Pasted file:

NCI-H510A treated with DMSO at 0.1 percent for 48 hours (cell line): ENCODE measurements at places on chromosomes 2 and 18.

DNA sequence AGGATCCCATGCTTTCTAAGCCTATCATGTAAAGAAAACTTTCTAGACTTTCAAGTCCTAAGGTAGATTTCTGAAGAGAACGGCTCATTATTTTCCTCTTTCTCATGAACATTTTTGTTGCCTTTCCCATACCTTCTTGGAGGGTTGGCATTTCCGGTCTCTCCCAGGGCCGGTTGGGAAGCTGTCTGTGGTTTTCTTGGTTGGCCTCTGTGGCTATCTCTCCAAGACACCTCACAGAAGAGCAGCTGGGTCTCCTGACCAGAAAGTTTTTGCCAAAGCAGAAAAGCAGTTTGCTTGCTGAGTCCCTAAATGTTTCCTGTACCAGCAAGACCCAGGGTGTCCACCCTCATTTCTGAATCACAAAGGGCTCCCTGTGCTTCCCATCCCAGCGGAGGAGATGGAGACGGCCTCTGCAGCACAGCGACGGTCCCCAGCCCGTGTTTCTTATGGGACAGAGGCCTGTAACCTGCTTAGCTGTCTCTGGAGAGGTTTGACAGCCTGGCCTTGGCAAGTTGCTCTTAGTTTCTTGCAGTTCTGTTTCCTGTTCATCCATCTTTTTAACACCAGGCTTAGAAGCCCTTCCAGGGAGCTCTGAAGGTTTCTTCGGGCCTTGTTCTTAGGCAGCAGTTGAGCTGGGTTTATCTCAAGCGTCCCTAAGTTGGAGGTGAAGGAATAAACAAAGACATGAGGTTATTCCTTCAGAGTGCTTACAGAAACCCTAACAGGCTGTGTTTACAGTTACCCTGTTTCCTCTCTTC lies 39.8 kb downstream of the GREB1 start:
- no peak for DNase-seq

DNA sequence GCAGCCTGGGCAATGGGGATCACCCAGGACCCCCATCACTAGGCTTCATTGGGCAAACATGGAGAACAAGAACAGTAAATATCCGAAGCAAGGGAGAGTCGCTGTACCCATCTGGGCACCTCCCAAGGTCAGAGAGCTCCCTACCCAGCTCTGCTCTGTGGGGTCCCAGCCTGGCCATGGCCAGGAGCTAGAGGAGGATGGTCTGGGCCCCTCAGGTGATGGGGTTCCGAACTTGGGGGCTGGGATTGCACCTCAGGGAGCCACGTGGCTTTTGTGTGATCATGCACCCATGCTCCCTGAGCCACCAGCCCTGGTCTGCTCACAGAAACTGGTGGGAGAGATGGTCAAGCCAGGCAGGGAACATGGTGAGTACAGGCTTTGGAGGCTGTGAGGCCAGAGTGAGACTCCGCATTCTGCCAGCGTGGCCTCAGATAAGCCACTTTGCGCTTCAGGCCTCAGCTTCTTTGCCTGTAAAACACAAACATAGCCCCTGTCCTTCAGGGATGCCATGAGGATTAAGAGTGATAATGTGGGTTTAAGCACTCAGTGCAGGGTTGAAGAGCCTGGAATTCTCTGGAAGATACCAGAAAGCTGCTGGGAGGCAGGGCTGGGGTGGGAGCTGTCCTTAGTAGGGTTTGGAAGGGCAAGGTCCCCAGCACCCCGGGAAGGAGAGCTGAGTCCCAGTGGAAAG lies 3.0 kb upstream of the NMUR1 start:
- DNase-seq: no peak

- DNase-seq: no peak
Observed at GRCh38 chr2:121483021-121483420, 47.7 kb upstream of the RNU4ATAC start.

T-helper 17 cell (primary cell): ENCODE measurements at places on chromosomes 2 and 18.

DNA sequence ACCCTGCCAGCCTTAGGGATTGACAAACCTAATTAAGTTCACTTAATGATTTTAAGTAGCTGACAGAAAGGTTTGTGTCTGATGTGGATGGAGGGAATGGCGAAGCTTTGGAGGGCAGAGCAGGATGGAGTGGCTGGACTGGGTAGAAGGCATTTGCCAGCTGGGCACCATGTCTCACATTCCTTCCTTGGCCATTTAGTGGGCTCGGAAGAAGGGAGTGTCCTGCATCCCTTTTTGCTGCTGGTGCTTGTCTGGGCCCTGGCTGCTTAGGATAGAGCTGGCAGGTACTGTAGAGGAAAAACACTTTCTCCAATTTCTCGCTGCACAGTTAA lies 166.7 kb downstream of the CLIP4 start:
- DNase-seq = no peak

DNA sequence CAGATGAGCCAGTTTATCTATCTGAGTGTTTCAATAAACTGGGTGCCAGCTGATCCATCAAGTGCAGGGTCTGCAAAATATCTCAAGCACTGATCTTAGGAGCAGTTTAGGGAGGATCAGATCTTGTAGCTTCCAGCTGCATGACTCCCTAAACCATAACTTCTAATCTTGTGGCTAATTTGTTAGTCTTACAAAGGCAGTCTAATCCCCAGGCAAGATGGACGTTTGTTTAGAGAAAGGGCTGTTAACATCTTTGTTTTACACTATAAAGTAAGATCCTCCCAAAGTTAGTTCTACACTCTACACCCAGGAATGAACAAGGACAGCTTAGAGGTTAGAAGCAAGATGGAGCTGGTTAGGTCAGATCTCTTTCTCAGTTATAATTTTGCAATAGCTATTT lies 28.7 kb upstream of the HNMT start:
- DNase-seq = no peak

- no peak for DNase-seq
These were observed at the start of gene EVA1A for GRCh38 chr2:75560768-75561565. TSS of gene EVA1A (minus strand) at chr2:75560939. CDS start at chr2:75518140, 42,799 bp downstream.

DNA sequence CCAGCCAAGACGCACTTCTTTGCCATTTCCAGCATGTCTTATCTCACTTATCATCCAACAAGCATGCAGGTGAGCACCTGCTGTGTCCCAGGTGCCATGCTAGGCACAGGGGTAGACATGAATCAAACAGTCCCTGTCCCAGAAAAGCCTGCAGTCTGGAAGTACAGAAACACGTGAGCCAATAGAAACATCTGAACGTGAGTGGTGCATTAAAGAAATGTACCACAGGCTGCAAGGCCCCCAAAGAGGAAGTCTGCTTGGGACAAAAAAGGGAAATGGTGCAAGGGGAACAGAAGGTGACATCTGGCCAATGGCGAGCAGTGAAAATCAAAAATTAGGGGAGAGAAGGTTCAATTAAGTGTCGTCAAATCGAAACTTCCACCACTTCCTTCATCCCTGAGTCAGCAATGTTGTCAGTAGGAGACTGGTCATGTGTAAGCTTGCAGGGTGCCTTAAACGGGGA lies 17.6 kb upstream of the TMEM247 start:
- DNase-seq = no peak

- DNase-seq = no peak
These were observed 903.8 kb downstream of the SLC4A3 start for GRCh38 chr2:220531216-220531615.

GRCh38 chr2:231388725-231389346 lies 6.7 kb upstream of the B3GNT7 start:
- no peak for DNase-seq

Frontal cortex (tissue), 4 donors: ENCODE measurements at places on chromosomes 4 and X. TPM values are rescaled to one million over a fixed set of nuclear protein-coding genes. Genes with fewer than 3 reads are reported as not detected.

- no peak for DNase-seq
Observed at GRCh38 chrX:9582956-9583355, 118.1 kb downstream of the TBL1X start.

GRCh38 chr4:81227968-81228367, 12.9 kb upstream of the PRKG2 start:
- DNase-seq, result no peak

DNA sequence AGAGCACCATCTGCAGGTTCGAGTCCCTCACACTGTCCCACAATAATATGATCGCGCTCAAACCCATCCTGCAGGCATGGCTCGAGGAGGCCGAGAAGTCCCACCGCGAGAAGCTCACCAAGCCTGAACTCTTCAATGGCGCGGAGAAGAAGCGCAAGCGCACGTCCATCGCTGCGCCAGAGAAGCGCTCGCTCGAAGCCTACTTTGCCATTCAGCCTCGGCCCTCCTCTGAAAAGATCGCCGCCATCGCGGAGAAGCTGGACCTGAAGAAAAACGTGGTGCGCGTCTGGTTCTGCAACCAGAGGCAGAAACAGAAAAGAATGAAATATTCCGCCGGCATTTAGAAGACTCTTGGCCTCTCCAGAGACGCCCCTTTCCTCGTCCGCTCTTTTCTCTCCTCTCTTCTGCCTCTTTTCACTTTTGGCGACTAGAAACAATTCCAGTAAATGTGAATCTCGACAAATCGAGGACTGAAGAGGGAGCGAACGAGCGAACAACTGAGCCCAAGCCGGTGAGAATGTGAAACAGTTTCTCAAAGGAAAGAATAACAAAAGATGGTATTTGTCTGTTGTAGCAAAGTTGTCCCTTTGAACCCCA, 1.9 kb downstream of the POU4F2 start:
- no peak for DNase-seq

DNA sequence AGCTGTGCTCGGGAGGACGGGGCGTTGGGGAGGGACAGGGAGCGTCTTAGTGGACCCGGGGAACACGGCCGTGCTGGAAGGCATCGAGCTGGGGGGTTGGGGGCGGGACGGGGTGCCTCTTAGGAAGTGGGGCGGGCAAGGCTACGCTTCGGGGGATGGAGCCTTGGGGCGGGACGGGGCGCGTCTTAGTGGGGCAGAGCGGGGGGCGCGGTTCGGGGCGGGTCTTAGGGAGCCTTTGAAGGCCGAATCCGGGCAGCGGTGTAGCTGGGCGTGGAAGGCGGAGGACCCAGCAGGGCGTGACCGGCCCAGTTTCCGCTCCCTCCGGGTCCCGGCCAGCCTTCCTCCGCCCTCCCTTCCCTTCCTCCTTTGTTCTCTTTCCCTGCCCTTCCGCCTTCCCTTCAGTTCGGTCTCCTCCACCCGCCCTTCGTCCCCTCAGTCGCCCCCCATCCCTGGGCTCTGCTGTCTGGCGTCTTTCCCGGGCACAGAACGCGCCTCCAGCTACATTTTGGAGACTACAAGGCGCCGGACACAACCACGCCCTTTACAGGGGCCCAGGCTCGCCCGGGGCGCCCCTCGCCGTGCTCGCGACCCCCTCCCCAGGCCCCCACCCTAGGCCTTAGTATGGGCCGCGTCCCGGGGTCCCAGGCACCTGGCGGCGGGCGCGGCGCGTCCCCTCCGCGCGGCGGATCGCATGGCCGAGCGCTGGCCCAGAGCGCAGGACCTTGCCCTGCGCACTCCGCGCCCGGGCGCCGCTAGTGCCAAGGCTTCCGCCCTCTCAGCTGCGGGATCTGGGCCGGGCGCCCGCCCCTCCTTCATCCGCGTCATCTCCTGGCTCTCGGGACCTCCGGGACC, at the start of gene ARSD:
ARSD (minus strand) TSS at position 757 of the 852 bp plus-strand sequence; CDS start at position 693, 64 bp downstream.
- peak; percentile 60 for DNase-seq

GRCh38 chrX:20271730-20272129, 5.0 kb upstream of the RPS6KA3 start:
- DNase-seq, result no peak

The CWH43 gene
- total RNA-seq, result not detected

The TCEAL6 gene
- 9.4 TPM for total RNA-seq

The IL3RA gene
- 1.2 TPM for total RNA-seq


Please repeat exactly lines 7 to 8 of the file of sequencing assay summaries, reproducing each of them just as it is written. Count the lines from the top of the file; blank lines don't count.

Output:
Observed at GRCh38 chr2:121483021-121483420, 47.7 kb upstream of the RNU4ATAC start.

T-helper 17 cell (primary cell): ENCODE measurements at places on chromosomes 2 and 18.